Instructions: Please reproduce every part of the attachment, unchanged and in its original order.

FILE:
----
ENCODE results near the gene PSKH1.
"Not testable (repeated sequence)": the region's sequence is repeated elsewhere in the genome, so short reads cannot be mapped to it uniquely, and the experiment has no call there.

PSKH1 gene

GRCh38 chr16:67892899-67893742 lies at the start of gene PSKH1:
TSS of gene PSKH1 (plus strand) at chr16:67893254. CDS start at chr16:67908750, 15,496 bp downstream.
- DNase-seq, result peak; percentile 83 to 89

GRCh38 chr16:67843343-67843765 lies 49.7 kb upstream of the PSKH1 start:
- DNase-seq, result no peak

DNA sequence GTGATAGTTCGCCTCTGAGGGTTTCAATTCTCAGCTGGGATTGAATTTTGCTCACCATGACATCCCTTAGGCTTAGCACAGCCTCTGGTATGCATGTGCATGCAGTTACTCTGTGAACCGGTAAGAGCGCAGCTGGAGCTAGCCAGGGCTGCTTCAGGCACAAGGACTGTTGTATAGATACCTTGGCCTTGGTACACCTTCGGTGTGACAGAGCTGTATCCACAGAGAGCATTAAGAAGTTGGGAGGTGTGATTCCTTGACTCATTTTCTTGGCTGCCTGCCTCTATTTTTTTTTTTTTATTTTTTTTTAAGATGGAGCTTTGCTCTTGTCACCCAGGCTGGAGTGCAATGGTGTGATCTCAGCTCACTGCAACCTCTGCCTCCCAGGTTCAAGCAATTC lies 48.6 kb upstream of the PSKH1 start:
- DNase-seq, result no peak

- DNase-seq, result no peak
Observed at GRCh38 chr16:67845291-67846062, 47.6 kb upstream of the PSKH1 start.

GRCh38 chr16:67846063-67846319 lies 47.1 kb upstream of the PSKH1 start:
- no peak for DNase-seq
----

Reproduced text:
ENCODE results near the gene PSKH1.
"Not testable (repeated sequence)": the region's sequence is repeated elsewhere in the genome, so short reads cannot be mapped to it uniquely, and the experiment has no call there.

PSKH1 gene

GRCh38 chr16:67892899-67893742 lies at the start of gene PSKH1:
TSS of gene PSKH1 (plus strand) at chr16:67893254. CDS start at chr16:67908750, 15,496 bp downstream.
- DNase-seq, result peak; percentile 83 to 89

GRCh38 chr16:67843343-67843765 lies 49.7 kb upstream of the PSKH1 start:
- DNase-seq, result no peak

DNA sequence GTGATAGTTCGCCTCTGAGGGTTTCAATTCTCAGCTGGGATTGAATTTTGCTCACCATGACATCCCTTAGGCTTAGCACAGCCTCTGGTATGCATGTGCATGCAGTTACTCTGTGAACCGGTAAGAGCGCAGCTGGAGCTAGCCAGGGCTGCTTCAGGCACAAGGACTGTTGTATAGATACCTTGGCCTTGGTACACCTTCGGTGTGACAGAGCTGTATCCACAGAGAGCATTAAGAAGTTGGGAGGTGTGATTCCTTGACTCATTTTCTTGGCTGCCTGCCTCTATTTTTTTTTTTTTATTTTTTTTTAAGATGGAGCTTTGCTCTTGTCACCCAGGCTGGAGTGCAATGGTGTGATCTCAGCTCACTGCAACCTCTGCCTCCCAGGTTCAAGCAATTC lies 48.6 kb upstream of the PSKH1 start:
- DNase-seq, result no peak

- DNase-seq, result no peak
Observed at GRCh38 chr16:67845291-67846062, 47.6 kb upstream of the PSKH1 start.

GRCh38 chr16:67846063-67846319 lies 47.1 kb upstream of the PSKH1 start:
- no peak for DNase-seq